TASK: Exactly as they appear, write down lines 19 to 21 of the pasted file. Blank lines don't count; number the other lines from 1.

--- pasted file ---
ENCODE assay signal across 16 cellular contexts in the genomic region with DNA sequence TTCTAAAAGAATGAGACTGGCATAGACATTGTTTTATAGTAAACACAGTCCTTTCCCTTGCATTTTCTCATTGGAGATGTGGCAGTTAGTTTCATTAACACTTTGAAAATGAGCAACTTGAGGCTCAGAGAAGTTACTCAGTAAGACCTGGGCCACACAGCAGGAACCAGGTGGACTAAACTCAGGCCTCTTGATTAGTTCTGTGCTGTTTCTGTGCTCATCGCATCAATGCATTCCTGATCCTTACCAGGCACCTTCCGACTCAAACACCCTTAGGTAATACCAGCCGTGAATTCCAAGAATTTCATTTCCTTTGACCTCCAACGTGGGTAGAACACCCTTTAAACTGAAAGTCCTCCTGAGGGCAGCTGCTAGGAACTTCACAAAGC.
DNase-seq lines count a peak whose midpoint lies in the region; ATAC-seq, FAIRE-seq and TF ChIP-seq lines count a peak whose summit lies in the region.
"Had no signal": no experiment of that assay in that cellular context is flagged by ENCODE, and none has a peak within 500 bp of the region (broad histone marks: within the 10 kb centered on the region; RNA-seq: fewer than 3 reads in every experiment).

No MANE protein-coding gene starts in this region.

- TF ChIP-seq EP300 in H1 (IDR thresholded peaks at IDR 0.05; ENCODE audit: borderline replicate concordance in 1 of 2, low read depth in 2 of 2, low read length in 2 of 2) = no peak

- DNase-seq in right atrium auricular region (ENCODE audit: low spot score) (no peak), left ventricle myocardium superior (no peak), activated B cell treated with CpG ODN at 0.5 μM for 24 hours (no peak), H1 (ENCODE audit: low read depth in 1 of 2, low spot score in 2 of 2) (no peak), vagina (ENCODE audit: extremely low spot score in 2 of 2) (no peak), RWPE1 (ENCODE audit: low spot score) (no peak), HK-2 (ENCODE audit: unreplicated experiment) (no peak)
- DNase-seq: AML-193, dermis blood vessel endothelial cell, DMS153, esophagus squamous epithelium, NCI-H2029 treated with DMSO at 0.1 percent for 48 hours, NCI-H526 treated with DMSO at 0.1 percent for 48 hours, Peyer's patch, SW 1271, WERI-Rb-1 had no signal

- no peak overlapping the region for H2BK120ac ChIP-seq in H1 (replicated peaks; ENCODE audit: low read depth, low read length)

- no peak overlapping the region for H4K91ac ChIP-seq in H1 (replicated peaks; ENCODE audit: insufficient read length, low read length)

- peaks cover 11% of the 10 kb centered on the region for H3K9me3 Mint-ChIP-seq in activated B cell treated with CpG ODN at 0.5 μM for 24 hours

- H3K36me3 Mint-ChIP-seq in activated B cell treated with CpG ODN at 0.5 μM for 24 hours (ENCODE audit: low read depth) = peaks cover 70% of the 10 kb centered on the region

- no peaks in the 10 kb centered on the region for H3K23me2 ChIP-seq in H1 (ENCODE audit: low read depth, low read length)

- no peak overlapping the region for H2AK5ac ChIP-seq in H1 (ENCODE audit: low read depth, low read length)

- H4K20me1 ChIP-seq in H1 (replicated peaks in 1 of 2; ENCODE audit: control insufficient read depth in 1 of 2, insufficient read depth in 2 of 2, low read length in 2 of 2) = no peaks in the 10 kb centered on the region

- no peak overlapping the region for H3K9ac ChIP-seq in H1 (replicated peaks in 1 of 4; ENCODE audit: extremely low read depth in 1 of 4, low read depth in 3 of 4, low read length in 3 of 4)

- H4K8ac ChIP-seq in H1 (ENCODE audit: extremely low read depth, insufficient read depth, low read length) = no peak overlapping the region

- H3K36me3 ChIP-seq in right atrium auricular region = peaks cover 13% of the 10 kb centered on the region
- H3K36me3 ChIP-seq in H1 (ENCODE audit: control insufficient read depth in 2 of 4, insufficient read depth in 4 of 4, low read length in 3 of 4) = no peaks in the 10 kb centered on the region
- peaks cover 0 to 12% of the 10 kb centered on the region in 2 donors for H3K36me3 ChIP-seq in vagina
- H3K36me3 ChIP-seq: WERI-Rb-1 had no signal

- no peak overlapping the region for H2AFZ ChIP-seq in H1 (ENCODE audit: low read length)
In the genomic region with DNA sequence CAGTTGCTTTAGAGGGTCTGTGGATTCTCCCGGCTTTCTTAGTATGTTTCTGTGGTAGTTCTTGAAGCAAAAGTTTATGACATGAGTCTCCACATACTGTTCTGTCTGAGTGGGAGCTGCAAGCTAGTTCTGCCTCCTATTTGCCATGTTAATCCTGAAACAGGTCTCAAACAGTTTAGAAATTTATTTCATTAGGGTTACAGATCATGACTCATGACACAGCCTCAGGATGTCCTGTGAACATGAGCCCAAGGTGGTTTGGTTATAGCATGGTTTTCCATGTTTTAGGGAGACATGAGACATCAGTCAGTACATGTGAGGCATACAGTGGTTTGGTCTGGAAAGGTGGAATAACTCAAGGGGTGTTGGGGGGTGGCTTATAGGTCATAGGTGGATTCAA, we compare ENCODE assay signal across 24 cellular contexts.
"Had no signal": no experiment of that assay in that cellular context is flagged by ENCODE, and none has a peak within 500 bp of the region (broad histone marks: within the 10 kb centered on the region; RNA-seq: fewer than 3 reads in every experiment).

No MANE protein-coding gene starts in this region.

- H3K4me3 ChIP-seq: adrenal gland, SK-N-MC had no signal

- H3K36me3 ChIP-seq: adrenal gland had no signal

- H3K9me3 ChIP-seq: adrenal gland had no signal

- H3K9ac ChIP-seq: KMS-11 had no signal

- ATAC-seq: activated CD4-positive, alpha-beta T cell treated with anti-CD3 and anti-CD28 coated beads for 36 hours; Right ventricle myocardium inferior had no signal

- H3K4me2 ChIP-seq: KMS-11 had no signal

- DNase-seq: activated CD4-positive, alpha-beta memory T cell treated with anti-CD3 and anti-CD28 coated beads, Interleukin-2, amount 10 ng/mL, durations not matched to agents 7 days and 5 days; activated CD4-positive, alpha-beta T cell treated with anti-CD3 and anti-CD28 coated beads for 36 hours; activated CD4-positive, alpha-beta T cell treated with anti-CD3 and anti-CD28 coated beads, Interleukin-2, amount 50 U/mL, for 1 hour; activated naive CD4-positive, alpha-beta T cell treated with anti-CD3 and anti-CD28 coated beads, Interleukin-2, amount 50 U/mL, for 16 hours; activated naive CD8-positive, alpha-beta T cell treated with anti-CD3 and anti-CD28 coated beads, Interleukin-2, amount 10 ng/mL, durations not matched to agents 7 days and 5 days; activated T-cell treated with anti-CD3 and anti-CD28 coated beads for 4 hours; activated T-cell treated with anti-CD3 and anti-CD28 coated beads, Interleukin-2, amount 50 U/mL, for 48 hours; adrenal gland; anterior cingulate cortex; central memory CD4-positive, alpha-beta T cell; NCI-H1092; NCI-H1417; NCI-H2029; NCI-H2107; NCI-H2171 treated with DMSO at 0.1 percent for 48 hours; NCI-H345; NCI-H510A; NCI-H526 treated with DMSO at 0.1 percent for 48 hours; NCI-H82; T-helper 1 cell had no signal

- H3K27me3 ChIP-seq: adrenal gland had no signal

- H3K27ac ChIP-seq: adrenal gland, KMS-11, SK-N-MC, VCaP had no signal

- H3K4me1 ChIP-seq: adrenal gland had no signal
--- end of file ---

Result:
- peaks cover 0 to 12% of the 10 kb centered on the region in 2 donors for H3K36me3 ChIP-seq in vagina
- H3K36me3 ChIP-seq: WERI-Rb-1 had no signal

- no peak overlapping the region for H2AFZ ChIP-seq in H1 (ENCODE audit: low read length)